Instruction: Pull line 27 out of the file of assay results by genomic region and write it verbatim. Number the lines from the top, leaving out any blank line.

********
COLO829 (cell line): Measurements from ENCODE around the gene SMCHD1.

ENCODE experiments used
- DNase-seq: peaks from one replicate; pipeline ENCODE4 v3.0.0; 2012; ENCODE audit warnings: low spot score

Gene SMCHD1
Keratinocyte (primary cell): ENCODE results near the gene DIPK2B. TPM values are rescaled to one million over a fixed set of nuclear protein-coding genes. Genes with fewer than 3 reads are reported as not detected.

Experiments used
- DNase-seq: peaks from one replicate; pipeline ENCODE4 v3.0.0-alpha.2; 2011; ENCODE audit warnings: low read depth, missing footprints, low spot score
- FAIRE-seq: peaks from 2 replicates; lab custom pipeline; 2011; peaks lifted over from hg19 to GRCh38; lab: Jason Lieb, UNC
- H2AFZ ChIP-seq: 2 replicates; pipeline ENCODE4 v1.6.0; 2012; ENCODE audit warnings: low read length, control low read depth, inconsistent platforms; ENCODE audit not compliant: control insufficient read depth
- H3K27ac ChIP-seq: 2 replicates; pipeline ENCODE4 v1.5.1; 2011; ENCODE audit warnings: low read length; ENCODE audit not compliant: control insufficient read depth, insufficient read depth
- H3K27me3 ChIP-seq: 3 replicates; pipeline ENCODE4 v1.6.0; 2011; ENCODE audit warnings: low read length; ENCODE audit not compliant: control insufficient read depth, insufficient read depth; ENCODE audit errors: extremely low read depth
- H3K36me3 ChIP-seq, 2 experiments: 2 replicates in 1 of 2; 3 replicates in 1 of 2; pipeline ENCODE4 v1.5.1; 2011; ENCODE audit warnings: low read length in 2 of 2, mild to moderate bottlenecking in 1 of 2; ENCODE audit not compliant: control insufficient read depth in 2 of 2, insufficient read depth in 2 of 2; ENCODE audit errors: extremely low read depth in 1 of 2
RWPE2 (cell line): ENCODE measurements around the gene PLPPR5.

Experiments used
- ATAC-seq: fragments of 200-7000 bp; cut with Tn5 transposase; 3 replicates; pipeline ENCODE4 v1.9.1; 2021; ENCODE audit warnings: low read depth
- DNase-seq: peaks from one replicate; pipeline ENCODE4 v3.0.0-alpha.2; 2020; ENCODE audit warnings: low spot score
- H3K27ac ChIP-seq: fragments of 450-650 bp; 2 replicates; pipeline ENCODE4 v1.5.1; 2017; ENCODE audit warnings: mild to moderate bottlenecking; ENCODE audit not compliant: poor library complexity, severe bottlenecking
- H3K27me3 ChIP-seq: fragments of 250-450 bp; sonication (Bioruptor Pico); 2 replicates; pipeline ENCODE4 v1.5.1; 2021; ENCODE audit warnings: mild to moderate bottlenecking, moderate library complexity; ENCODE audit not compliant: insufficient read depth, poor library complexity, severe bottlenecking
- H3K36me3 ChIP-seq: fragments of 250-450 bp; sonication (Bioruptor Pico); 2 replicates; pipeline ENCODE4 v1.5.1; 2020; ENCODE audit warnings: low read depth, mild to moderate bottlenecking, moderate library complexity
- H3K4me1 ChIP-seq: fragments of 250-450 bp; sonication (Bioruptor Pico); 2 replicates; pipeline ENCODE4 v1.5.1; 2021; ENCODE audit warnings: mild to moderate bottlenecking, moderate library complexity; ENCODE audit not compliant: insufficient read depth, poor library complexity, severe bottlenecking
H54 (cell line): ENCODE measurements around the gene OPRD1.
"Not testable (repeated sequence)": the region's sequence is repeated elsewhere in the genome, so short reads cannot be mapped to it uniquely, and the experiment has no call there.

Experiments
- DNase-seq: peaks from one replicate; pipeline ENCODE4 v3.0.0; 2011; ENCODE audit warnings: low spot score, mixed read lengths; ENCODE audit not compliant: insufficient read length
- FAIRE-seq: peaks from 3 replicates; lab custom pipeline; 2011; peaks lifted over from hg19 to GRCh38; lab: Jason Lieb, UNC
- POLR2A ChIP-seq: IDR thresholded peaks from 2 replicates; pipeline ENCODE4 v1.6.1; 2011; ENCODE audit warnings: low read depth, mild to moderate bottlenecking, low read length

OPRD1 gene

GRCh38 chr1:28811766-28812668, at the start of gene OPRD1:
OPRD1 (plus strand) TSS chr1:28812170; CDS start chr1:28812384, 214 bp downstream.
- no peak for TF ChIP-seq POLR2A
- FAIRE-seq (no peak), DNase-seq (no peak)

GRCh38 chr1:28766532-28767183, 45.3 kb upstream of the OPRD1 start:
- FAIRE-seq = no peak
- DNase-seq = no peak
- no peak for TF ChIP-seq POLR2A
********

OPRD1 gene